Additionally, the activity itself also requires a bigger commitment to go out and do, compared with an activity like hiking, which makes it hard to go frequently enough to utilize your expensive gear. I’m a prime example: I love skiing, but haven’t gone in almost five years!

I acknowledge that rental equipment isn’t going to be premium quality, but that is OK. When starting out none of us can even tell the difference. Be patient, and develop your skiing chops before dropping $1000 on gear. Once you’re planning trips to Aspen, hitting double black diamond runs, and buying a season pass at your local resort, you can then consider buying your own gear!


That’s it! You’ve prepared as much as you can! Here’s some final tips for when you arrive:

Remember to take it slow at first, get used to riding around on the snow and braking. Start with the “bunny” (beginner) hill, and stick to that until it gets boring.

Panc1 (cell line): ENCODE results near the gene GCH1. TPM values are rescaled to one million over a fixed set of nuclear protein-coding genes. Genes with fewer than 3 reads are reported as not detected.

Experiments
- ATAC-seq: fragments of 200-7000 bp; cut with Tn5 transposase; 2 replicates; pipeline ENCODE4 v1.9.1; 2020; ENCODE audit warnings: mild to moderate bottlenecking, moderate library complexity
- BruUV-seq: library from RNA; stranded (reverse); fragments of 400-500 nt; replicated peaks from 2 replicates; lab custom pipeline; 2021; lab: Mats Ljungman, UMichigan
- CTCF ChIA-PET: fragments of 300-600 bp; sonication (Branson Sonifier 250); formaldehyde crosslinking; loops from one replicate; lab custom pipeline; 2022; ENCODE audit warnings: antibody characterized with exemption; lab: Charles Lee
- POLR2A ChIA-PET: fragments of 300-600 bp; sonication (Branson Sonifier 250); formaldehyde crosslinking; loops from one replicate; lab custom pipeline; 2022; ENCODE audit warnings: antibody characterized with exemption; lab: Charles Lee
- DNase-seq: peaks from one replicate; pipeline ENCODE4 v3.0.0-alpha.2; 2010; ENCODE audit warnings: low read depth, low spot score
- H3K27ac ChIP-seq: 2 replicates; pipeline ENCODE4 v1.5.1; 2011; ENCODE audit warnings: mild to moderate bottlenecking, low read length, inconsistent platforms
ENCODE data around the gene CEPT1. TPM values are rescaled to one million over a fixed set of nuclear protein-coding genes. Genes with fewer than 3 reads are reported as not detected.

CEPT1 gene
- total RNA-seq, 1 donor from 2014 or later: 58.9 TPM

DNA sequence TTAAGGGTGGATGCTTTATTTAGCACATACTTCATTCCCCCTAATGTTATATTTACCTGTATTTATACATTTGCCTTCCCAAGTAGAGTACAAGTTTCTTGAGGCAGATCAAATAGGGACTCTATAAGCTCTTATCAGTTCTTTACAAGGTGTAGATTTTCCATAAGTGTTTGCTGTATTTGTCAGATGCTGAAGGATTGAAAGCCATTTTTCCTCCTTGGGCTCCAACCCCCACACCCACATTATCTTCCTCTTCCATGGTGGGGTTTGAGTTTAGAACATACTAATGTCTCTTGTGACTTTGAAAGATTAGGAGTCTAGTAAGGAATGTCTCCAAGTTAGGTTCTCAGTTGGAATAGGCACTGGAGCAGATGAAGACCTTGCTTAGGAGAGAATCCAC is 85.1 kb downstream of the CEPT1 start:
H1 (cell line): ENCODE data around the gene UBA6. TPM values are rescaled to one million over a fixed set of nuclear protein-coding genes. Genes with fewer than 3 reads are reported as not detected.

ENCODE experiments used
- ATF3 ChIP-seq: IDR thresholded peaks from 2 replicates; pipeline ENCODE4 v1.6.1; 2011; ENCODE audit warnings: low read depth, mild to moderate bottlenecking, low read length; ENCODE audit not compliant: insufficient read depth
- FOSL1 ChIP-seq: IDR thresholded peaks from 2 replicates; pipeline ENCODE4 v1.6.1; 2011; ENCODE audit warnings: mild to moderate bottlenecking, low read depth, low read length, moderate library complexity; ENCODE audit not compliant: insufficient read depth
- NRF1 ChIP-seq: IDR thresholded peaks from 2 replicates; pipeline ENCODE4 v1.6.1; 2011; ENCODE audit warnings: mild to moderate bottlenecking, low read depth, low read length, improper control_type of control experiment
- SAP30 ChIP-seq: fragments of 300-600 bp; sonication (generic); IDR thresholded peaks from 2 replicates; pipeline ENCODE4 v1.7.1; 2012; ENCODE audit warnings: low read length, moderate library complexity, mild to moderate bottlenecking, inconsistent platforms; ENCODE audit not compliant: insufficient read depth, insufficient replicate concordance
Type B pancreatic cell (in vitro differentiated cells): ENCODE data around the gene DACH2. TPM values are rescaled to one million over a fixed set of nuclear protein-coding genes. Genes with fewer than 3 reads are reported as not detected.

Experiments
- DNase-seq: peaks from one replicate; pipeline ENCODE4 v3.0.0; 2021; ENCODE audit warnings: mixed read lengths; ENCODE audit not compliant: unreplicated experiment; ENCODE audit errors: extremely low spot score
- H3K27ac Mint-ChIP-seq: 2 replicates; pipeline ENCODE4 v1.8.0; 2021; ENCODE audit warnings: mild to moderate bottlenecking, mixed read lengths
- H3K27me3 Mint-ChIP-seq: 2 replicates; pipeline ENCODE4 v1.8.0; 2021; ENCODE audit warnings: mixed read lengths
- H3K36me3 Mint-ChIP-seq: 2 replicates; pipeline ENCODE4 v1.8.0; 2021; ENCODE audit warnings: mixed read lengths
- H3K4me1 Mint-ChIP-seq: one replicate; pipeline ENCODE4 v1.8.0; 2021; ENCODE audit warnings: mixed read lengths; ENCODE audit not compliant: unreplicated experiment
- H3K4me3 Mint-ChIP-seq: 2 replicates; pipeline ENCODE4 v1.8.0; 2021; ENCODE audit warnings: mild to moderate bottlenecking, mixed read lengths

Take a free class if you’re at all nervous. Most resorts offer a short free introductory class several times throughout the day. During this they’ll go over the basics such as braking and boarding the lifts.

Take breaks at the lodge. As I said before, most places try very hard to recreate the experience of big lodges in Colorado, Switzerland, etc. Don’t pass up the chance to hang out there, either with friends (hit the bar) or solo (read a book…. and hit the bar), the ambiance should be great!

*Or hill, if you’re here in the Midwest.

**Ski goggles are also very useful for biking in cold weather, as they are very resistant to fogging. If you bike during the winter, it may be a worthwhile investment to get decent goggles. I recently got some that retail for $60 (on sale for $35!), and they’d have been worth full price to me for biking alone!